Chasing a thread (B) on the lathe involves engaging the feed system to make several passes using the 60-degree thread-form tool (A) until the thread is cut to the final depth. The relief groove (C) is a space for the tool to “land” when you disengage the feed after each cutting pass.
Thread chasing is a term used to describe the process of making a screw thread on a lathe. Strictly speaking, any lathe can be used to chase a thread. But in the context of metalworking, the term is predominantly associated with making threads in multiple passes, using a single-point tool, on a lathe having a gear-driven tool feed.
Although most lathe work does not involve threading, I would never consider owning a lathe without the capability to make threads. With some exceptions (such as turret lathes or micro benchtop machines), virtually all metal lathes, including so-called “engine” lathes and “toolroom” lathes, have the capability to cut threads. Any lathe that advertises a gearbox or change gears (or both) can make threads.
A complete how-to on thread making would take up a year’s worth of KITPLANES. The best I can do in one column is touch on the basics and, hopefully, demystify the process. Making threads on the lathe is sort of like crosswind landings—you need to read and study the subject at length to prepare, but you never fully get it until you go out and do it.
Every thread-making job starts with the dimensions specified by the Unified Thread Standard (UTS). For the sample part for this column, I googled “3/4-inch x 16 thread specs” and scores of reference sites popped up. One very nifty site was TheoreticalMachinist.com, which provides an app that lets you select a thread from a dropdown menu and fills the entire page with everything you need to know to make or inspect a thread.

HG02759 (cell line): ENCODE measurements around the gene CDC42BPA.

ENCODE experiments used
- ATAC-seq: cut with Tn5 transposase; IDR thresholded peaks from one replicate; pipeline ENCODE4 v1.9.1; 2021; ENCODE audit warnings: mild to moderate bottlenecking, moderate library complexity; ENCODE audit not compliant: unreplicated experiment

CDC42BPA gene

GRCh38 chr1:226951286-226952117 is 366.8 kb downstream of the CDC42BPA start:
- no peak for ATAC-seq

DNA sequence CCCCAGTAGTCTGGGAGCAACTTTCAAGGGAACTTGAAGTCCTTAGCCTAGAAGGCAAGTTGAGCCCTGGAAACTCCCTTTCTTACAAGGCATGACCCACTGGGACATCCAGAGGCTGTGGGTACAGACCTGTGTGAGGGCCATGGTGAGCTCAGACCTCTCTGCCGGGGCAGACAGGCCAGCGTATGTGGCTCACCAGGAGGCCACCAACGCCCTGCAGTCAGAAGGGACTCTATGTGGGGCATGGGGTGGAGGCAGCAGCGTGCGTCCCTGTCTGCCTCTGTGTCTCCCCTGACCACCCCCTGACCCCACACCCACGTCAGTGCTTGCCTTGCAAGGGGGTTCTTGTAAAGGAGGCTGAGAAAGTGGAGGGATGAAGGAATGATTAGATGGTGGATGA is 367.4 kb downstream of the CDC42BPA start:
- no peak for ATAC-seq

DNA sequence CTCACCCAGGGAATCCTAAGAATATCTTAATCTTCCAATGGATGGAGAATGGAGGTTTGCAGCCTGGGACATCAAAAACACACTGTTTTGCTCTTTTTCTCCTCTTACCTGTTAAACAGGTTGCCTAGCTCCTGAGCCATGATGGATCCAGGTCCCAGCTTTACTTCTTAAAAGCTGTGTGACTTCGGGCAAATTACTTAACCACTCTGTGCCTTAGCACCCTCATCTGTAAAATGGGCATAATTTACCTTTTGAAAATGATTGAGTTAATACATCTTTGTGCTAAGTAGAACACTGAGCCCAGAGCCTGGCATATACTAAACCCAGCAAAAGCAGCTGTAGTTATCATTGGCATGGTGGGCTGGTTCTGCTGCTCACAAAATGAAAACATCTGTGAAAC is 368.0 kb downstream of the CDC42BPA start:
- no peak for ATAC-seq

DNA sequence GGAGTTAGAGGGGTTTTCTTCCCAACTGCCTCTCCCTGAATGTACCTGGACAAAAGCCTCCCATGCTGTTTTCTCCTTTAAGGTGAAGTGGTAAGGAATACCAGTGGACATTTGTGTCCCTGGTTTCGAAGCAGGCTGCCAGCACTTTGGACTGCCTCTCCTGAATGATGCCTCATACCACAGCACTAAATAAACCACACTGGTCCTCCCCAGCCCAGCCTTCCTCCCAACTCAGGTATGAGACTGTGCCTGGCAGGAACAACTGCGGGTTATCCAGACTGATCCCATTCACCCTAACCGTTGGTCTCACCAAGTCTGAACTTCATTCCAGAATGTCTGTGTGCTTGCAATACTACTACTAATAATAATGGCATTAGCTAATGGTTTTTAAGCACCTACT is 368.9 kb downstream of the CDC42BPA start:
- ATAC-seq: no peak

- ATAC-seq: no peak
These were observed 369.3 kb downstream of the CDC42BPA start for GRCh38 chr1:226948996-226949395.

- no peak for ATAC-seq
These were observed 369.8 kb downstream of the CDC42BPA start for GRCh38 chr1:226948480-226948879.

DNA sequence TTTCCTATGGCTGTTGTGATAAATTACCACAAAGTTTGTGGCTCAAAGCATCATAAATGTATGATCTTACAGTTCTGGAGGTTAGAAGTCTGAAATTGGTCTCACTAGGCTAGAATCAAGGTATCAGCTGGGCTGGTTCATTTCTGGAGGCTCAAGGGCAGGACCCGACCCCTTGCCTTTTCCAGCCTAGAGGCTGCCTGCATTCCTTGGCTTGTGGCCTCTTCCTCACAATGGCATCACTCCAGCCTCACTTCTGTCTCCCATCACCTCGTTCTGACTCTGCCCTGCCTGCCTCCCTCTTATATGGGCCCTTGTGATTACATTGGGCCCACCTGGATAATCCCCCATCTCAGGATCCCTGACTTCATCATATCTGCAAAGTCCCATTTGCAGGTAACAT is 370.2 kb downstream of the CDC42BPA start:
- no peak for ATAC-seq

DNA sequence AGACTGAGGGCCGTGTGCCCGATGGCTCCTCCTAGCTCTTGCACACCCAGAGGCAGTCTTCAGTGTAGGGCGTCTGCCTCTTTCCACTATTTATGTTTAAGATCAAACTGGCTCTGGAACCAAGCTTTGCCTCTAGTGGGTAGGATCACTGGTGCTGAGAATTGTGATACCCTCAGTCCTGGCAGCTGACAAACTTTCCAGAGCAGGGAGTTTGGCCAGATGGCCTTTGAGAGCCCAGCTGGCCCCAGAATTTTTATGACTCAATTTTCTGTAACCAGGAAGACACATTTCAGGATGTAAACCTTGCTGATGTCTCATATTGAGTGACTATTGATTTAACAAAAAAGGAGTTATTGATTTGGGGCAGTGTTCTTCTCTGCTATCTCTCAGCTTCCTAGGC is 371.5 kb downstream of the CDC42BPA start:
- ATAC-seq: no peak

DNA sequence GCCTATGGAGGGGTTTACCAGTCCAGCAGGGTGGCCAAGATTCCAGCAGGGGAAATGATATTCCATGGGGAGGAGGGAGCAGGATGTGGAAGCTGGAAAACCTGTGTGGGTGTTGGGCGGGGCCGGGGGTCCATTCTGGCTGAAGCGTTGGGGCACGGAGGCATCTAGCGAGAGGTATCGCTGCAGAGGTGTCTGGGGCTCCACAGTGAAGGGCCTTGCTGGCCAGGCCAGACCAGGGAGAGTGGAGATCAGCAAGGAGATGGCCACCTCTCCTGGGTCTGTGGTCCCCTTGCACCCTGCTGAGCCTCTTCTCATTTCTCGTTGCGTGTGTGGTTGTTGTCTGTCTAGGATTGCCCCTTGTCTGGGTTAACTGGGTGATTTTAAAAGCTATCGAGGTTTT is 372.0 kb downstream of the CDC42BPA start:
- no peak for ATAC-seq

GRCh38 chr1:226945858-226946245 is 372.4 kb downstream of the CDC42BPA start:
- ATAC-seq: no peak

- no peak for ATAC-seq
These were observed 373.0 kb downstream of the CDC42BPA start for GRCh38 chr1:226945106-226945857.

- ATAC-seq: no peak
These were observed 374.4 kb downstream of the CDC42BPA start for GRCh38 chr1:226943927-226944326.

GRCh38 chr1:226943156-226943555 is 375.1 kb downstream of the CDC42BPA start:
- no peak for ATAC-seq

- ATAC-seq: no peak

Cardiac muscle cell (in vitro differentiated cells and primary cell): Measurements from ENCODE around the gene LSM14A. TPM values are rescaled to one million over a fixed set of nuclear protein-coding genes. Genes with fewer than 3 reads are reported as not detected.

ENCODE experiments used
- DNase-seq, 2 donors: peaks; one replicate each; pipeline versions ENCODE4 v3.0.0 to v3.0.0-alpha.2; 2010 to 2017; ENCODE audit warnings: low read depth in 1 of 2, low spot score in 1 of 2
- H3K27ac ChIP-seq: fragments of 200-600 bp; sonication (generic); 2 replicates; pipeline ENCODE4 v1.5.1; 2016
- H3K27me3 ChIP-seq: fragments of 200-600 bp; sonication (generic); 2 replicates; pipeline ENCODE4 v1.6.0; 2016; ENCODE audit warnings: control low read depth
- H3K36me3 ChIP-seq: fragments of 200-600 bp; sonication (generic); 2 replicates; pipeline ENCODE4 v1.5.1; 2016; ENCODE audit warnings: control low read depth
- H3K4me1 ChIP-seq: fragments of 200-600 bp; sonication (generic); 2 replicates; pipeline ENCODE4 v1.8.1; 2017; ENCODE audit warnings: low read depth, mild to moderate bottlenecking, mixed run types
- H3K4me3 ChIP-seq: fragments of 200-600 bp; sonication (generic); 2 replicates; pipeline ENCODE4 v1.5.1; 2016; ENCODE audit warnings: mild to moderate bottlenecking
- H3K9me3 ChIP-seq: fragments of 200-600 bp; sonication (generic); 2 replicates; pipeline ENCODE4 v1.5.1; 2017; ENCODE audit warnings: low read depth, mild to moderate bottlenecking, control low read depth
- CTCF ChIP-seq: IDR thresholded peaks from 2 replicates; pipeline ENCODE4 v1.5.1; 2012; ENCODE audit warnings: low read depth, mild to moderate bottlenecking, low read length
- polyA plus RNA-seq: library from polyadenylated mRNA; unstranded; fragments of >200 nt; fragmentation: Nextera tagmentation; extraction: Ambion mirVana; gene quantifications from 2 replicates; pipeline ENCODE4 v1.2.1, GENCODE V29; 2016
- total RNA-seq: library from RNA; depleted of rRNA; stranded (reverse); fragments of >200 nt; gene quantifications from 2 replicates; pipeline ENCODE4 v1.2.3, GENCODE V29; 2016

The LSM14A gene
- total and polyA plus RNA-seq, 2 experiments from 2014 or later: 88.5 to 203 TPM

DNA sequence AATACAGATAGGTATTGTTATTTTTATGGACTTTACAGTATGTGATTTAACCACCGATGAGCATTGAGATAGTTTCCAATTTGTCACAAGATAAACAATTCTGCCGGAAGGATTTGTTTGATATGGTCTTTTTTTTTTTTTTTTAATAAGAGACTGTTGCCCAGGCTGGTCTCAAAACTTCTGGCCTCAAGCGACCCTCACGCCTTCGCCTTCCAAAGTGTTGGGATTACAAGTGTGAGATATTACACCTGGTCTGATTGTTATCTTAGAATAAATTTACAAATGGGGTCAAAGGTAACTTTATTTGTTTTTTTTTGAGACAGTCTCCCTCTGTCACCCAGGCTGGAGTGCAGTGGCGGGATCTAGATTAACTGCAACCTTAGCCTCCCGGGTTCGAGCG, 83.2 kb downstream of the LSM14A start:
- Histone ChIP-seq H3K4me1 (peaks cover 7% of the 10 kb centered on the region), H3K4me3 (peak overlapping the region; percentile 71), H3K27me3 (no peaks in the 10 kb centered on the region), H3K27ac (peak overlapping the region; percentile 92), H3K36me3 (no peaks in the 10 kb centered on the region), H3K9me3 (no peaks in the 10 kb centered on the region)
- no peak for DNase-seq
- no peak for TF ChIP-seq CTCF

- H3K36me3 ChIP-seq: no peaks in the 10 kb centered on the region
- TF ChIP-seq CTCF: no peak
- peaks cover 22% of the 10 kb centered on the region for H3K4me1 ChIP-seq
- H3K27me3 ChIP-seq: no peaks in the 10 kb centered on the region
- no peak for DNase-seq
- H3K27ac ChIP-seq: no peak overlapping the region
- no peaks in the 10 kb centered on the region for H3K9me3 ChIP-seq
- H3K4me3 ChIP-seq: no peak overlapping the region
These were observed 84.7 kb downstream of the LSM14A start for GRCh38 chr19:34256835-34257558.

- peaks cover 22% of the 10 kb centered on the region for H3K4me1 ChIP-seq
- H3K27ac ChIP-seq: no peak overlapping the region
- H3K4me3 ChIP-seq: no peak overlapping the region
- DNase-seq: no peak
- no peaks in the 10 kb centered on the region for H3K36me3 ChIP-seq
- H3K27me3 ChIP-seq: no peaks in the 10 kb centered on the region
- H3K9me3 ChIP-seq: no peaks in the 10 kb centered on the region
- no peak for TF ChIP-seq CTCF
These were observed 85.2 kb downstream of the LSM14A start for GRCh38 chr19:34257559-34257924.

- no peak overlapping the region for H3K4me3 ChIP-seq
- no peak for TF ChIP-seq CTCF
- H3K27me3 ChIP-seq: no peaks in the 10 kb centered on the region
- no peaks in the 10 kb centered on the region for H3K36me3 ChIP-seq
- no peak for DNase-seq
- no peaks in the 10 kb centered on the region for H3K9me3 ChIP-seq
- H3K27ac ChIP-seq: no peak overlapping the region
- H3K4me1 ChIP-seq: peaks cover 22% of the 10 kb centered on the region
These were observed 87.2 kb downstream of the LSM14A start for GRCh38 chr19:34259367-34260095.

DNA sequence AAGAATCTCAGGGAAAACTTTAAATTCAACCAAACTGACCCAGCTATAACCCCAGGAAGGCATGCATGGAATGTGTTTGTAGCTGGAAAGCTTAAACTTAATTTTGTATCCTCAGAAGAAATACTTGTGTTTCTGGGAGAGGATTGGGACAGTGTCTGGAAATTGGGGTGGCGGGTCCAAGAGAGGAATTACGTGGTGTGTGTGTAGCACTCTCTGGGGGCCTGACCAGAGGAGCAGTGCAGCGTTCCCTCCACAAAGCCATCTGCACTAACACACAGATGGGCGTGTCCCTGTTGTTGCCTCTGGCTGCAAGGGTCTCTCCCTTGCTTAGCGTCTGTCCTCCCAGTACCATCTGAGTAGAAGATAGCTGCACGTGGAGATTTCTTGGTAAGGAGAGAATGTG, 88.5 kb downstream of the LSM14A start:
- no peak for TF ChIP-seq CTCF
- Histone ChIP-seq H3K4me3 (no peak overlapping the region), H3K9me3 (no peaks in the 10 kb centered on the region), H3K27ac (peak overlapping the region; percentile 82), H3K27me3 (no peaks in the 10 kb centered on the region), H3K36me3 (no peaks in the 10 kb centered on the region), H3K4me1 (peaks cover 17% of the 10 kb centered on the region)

Using an app at TheoreticalMachinist.com detailed specs for any thread are only a few keystrokes away. (Screen capture courtesy of TheoreticalMachinist.com)
To cut a standard screw thread, you need a 60-degree thread-form tool. Since it would be impractical to own a special tool for every different pitch, threading tools are made so one tool can be used to make a range of threads, say, for example, 16 to 32 threads per inch (TPI). Although I prefer to use insert tooling (see “Cool Tools for Lathe Work,” KITPLANES August 2015), you may find it more economical to practice with lower-cost, high-speed steel (HSS) tools. Little Machine Shop offers several thread-form tool options, including pre-ground HSS tools. You can also grind your own, but that’s a subject by itself and too in depth to go into here.
wapping the gears in the headstock of my home-shop lathe. The spindle drives an idler gear, which turns a series of reduction gears, which turn the lead screw.
Industrial lathes have gearboxes that allow you to select any thread by moving a few levers. Many benchtop lathes also have gear-switching levers, but you often also have to swap out one or more of the change gears to achieve a particular pitch. Then there are the small, home-shop and hobbyist lathes where every pitch change requires swapping out the change gears. While somewhat of an inconvenience, swapping gears is not complicated. But it is the reason home shop lathes are lighter, more compact, and thousands of dollars less expensive than a lathe with a gearbox.
The change gears that came with my lathe. I built the stand to include this drawer to keep them organized.